Ukraine’s oligarchs see their once-unassailable status diminish. Eric Reguli (Globe and Mail) argues that the power dynamics surrounding oligarchs in Ukraine have undergone a seismic shift, marked by unprecedented actions against once-untouchable tycoons. The detention of Ihor Kolomoisky (a prominent supporter of President Volodymyr Zelensky) for alleged crimes that include the looting of PrivatBank, coincides with Ukraine’s efforts to combat corruption and align itself more closely with EU standards. This journey, underscored by legislative reforms and intensified anti-corruption measures, has unmistakably eroded oligarchic dominance in both economic and political spheres, Reguli writes. Ukrainian laws enacted during Zelensky’s tenure, such as the “anti-Kolomoisky act” and the “anti-oligarch law,” have curtailed oligarchs’ control over critical industries and media outlets, prompting some to divest their assets or relinquish political positions. Ukraine’s Justice Minister Denys Maliuska states, “The oligarchs’ influence on the government has significantly decreased…. They bribed everyone and were quite ruthless.” Despite progress, though, challenges persist, with corruption scandals continuing to emerge, underscoring the ongoing difficulty in fully rooting out systemic corruption. Nevertheless, Ukraine’s commitment to combating corruption and instituting reforms reflects a broader ambition to bolster its credentials for EU membership. Efforts to cleanse institutions like the judiciary from corruption have entailed dismissals and legislative measures aimed at enhancing transparency and accountability. While Ukraine’s journey towards EU integration faces hurdles, including recent corruption allegations within the defence sector, reducing oligarchic influence in the country has achieved tangible progress.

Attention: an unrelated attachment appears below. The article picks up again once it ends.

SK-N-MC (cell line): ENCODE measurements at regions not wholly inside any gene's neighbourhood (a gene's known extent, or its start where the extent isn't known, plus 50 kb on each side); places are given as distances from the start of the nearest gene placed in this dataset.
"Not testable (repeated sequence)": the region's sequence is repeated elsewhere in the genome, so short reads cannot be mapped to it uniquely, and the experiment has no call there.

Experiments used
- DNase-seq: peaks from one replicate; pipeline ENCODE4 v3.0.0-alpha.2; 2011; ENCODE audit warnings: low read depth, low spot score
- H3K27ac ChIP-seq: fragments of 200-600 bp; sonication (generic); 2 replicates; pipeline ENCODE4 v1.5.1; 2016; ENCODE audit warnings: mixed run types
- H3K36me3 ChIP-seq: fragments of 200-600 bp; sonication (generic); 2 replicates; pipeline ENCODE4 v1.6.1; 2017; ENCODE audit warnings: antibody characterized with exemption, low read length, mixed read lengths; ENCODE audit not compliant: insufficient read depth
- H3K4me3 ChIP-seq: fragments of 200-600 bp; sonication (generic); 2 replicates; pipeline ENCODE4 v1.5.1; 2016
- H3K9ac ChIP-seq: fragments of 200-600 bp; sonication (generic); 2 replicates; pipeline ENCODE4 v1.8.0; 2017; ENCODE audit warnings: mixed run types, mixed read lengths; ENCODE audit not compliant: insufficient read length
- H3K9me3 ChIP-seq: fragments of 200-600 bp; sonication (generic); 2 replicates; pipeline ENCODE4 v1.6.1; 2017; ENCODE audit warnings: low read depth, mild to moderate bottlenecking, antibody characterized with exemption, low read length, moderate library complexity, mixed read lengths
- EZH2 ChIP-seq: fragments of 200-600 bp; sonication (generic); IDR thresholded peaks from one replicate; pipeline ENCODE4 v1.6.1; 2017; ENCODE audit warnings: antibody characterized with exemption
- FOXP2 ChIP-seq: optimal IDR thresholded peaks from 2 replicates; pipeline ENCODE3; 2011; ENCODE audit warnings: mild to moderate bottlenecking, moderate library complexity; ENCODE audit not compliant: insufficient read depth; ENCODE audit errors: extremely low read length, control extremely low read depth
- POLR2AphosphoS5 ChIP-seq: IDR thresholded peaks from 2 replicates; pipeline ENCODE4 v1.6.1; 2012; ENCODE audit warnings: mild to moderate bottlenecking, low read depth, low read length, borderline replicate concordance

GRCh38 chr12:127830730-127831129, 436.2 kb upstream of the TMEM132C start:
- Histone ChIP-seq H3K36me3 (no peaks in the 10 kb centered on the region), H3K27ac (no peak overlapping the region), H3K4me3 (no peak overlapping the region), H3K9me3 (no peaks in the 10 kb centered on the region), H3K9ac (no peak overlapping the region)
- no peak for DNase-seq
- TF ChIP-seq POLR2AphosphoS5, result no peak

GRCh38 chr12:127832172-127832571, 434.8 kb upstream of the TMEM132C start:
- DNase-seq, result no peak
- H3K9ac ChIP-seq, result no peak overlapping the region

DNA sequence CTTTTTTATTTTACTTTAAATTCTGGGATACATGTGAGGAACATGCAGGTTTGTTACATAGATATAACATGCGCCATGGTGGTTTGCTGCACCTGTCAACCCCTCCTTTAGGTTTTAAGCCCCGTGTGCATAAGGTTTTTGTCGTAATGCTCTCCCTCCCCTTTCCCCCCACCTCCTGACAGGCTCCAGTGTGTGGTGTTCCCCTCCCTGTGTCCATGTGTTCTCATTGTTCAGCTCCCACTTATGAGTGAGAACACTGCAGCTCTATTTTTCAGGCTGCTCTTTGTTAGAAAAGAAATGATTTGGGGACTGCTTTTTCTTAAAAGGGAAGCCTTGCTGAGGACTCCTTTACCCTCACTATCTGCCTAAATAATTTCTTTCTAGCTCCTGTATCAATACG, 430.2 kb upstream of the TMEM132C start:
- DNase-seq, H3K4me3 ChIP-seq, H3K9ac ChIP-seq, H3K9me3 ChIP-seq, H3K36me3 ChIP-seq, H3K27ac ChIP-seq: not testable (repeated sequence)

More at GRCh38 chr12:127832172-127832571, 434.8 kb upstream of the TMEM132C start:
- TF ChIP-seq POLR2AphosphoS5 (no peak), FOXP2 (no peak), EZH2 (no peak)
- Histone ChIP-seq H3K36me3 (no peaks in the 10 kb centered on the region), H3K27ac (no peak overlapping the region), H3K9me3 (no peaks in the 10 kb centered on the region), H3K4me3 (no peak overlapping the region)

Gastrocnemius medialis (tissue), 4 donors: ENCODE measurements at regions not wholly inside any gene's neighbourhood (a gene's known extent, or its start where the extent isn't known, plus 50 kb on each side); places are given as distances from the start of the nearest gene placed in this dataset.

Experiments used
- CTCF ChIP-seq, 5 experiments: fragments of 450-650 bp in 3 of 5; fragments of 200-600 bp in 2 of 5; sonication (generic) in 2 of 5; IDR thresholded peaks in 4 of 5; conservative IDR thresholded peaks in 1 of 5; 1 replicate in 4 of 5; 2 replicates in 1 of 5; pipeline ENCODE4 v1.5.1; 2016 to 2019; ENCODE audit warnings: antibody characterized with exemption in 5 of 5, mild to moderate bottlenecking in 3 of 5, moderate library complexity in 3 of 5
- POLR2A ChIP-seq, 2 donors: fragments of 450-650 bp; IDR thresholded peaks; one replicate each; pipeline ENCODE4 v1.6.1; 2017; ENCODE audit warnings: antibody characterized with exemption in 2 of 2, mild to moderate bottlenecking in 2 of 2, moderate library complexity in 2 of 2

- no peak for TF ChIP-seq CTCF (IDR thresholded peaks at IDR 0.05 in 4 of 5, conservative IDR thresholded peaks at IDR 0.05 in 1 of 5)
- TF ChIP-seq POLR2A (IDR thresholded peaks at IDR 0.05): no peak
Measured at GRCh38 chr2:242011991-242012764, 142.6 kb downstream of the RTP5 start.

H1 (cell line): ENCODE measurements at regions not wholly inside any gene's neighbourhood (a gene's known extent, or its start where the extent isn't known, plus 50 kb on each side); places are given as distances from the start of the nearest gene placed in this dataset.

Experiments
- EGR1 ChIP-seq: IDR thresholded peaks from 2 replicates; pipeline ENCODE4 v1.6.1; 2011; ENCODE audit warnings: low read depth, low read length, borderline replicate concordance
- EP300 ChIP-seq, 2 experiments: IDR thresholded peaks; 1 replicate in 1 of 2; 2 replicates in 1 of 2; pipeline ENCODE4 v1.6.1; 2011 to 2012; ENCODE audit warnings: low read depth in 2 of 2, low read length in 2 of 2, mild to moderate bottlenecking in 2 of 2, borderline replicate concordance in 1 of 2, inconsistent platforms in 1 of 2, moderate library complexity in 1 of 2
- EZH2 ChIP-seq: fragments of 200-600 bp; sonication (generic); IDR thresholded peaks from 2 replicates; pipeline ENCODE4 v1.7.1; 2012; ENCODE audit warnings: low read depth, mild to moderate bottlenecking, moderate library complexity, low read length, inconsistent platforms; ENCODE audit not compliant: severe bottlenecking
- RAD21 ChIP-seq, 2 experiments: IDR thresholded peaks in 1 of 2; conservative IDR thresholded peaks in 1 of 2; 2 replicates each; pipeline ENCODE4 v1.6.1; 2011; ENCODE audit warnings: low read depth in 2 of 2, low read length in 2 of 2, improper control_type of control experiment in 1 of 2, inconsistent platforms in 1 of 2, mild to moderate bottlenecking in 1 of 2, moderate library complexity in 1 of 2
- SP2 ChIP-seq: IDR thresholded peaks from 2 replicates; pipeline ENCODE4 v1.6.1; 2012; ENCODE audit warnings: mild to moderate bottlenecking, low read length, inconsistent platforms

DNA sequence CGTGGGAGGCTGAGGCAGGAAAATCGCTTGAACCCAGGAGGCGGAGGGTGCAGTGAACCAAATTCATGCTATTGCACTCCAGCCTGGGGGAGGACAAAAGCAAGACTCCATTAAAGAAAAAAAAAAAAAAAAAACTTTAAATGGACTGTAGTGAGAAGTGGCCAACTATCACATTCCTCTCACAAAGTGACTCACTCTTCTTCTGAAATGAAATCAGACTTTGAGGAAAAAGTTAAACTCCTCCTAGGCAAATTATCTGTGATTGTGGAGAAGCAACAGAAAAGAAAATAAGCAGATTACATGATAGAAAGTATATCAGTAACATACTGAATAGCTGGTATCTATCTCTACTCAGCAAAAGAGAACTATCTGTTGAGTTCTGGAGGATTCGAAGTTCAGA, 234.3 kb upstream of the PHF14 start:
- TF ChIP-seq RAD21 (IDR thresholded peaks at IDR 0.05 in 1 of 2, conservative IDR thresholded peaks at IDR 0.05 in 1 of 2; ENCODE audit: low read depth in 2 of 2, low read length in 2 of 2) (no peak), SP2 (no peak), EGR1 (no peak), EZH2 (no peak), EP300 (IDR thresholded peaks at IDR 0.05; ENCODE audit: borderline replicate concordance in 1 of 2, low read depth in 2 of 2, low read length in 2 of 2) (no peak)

Unified approach needed among European nations for Kyiv’s survival, Europe’s security. Alina Polyakova and James Goldgeier (Foreign Affairs) suggest that divisions within NATO over Ukraine’s long-term security have become increasingly apparent as the second anniversary approaches of Russia’s invasion of Ukraine. While initial solidarity was evident in the form of military mobilization, aid provision, and refugee support, recent NATO summits have failed to provide a clear path for Ukraine’s accession to the alliance. The reluctance to offer Ukraine membership has emboldened Russia’s President Putin, creating further uncertainty over NATO’s commitment and hindering Western military aid efforts: “NATO’s ambiguity sets up a feedback loop whereby Kyiv’s purported failures—driven, to a large degree, by a lack of adequate Western military aid and lags in the delivery of support—appear to offer evidence that further support in the form of NATO membership would be of little use or might even backfire, forcing the West to become more directly involved in the war.” The authors add that this ambiguity risks prolonging the war and reinforces Putin’s belief that he can outlast the West. Despite Ukraine’s remarkable resistance and the substantial support it has received thus far, including over $200 billion in aid, the lack of a NATO membership offer has created a strategic void that undermines Ukraine’s deterrence capacity. According to Polyakova and Goldgeier, however, “The war in Ukraine has already demonstrated that NATO membership deters Russian attacks on member states’ territory.” Failure to integrate Ukraine into NATO could leave the region vulnerable to further Russian aggression. The upcoming 2024 NATO summit in Washington presents a crucial opportunity to rectify this situation. While immediate membership might not be feasible, initiating accession talks and providing a clear roadmap for Ukraine’s inclusion into the alliance would send a strong signal of support. Without decisive action, the risk increases of prolonged conflict and broader regional instability, underscoring the urgent need for NATO to prioritize Ukraine’s security.